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What are the risks that could arise from the economic slowdown in China? How does China affect to other countries? Since starting its market reforms almost thirty years ago, China´s currently economy cannot be ignored.
Even if China has not left behind its centrally-planned economy yet, it has introduced some big measures to turn into a market-based country. Such efforts have resulted in a huge GDP growth and has lead the country to reach all the Millennium Development Goals by 2015.
Currently China has become the second largest economy in the world, but deals the first in the ranking by the quantity of goods and services produced. Moreover, according to the expectations published by the International Monetary Fund (IMF) for the present year, China will be responsible of the 18% of the entire World economic activity.
If to all this we add the expectations of its huge and richer population, its rapid change on production models and its consequent role on the World stage, we can conclude that the importance of China in the world has become a matter of vital importance in today’s global interregional balance.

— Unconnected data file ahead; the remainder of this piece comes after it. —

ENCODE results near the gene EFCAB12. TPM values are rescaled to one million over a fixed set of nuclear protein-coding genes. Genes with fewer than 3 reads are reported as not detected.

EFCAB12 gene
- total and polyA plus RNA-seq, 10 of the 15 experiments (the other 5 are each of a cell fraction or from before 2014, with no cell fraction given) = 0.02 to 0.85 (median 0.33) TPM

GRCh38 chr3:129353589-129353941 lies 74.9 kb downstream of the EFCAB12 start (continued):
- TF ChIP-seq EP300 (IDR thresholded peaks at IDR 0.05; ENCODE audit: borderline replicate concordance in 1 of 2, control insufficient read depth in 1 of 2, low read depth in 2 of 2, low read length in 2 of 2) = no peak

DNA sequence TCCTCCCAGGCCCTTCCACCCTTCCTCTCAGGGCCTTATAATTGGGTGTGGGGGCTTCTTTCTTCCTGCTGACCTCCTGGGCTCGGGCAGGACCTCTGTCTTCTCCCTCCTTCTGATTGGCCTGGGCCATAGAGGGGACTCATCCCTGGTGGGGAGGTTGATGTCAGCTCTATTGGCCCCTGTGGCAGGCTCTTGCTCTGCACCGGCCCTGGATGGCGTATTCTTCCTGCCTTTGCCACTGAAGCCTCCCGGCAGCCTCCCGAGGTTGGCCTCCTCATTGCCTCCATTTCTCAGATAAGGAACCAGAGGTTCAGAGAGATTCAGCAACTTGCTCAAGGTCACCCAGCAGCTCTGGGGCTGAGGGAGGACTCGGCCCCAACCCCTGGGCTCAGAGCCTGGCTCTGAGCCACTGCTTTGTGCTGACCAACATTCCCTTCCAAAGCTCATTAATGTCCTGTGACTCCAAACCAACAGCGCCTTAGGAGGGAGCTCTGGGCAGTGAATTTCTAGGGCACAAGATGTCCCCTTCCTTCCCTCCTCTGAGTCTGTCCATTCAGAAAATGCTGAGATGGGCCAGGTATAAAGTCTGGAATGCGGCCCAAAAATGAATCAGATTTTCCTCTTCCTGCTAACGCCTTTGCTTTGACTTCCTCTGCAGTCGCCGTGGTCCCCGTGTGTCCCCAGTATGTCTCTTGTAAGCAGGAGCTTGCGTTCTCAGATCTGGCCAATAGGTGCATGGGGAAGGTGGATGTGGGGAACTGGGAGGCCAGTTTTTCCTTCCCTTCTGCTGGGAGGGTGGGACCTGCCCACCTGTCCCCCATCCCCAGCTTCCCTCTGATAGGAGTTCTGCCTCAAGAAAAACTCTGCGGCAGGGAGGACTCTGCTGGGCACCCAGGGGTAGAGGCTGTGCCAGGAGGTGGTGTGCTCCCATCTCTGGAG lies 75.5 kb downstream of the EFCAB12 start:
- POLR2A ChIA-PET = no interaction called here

But its big hits cannot make us forget that China still remains a developing country, and as we have mentioned before on our article “Ten Challenges on Chinese Future“, not only market reforms are incomplete, but also it has huge challenges ahead which must start to face.
After the financial crisis of 2008, neither the business community nor Governments have fully restored their confidence on the global economy. The doubts about the economic bonanza and the future role of Western countries have underestimated the increasing influence capacity of China in the international arena, while doubts have generated certain fear of a possible blowout of the country.